She and you drink sounds kind of wierd, is there way of saying it more normally?
It'd be more natural to say "You both drink." But this item is training you to translate pronouns and verbs as close to the original as possible, so this can't be an accepted answer (I assume).
Yes, very awkward in English. Second person subject pronouns pretty much always come first.
"You and she drink" is accepted. I've just tried it.
'You and her' drink? I agree with Crimson though... "You both drink" sounds MUCH more natural in English.
Well, "her" is an object pronoun, not a subject pronoun. It cannot be the subject of a verb.
But, you are right that "You both drink" sound very natural in English.
In most situations it is enough to say: You drink. / Vi trinkas. But sometimes you have to be more exact.
Wiktionary gives trinki for 'comsume liquid through the mouth' and drinki for 'consume alcoholic beverages' but I think that's an oversight by the contributors rather than an actual distinction and these are just alternative spellings. I imagine it probably has the same level of implication as English.  Actually, Lernu.net confirms that this is an actual distinction in Esperanto and not just a matter of spelling.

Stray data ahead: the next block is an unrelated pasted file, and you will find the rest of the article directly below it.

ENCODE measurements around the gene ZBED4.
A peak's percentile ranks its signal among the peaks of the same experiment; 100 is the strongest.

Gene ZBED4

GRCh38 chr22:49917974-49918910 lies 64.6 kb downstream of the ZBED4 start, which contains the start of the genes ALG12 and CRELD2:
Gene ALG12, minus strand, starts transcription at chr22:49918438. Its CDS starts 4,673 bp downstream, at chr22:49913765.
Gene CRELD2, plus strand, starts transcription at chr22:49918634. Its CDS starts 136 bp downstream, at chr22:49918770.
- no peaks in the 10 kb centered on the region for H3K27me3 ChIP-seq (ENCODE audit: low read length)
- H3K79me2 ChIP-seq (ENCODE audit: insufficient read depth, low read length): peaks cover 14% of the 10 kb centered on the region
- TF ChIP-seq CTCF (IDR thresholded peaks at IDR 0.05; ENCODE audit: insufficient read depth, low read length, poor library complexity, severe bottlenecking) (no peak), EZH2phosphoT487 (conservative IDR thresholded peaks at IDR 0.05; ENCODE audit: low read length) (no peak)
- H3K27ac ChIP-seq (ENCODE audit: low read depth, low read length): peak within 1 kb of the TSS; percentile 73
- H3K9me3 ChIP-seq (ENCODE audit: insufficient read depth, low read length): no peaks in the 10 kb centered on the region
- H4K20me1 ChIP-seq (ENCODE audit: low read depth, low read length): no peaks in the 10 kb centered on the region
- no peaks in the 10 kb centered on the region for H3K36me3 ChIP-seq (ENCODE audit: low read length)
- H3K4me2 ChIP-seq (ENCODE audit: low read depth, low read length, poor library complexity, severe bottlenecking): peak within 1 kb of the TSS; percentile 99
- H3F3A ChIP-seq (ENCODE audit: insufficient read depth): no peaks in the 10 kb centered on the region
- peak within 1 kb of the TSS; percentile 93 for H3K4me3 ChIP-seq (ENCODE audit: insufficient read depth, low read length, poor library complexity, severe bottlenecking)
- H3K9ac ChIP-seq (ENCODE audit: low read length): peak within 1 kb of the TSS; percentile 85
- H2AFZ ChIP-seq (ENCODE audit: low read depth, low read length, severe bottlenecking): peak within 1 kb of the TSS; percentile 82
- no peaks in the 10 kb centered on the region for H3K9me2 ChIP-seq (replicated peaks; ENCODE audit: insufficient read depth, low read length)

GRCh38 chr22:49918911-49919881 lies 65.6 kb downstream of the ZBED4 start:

is 'vi', 'you' in Esperanto only singular. Because if it were able to represent 'more than one' it makes more sense to just say 'you're drinking' or 'you both drink'. That would erase the klunkiness of the phrase.
Or is this a completely regular and acceptable structure in Esperanto?
Esperanto is a bit like English in this matter. "You" and "vi" can be either singular or plural, but there is a poetic/archaic pronoun in both languages for the second person singular. In English, it is "thou", and in Esperanto, "ci". "Ci" is rare - La Plena Ilustrita Vortaro (PIV) says: " ci estas tre malofte uzata". ("Ci" is very seldom used")
No, that would be, "Ŝi kaj li trinkas." "You" in Esperanto is "vi".